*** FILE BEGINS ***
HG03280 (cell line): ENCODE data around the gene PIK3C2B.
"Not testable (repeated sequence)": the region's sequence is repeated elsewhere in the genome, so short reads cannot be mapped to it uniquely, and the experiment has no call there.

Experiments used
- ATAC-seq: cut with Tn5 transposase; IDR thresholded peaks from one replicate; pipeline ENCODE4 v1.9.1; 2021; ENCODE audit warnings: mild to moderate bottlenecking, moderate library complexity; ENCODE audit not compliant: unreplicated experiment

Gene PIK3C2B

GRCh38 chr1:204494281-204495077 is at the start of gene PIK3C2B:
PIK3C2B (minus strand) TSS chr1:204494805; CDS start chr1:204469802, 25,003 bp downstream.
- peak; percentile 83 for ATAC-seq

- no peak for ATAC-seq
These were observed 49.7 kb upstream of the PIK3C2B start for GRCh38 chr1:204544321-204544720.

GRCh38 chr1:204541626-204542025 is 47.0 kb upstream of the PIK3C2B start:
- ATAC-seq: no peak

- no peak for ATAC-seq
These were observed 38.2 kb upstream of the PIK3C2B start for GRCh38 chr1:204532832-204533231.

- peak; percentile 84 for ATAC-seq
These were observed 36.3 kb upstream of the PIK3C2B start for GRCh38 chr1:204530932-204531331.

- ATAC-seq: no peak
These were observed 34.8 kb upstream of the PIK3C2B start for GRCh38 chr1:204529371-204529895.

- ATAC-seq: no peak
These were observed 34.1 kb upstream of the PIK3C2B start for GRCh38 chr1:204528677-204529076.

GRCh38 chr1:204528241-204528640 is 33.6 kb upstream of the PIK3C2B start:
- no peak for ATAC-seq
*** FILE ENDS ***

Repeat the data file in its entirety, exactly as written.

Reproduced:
HG03280 (cell line): ENCODE data around the gene PIK3C2B.
"Not testable (repeated sequence)": the region's sequence is repeated elsewhere in the genome, so short reads cannot be mapped to it uniquely, and the experiment has no call there.

Experiments used
- ATAC-seq: cut with Tn5 transposase; IDR thresholded peaks from one replicate; pipeline ENCODE4 v1.9.1; 2021; ENCODE audit warnings: mild to moderate bottlenecking, moderate library complexity; ENCODE audit not compliant: unreplicated experiment

Gene PIK3C2B

GRCh38 chr1:204494281-204495077 is at the start of gene PIK3C2B:
PIK3C2B (minus strand) TSS chr1:204494805; CDS start chr1:204469802, 25,003 bp downstream.
- peak; percentile 83 for ATAC-seq

- no peak for ATAC-seq
These were observed 49.7 kb upstream of the PIK3C2B start for GRCh38 chr1:204544321-204544720.

GRCh38 chr1:204541626-204542025 is 47.0 kb upstream of the PIK3C2B start:
- ATAC-seq: no peak

- no peak for ATAC-seq
These were observed 38.2 kb upstream of the PIK3C2B start for GRCh38 chr1:204532832-204533231.

- peak; percentile 84 for ATAC-seq
These were observed 36.3 kb upstream of the PIK3C2B start for GRCh38 chr1:204530932-204531331.

- ATAC-seq: no peak
These were observed 34.8 kb upstream of the PIK3C2B start for GRCh38 chr1:204529371-204529895.

- ATAC-seq: no peak
These were observed 34.1 kb upstream of the PIK3C2B start for GRCh38 chr1:204528677-204529076.

GRCh38 chr1:204528241-204528640 is 33.6 kb upstream of the PIK3C2B start:
- no peak for ATAC-seq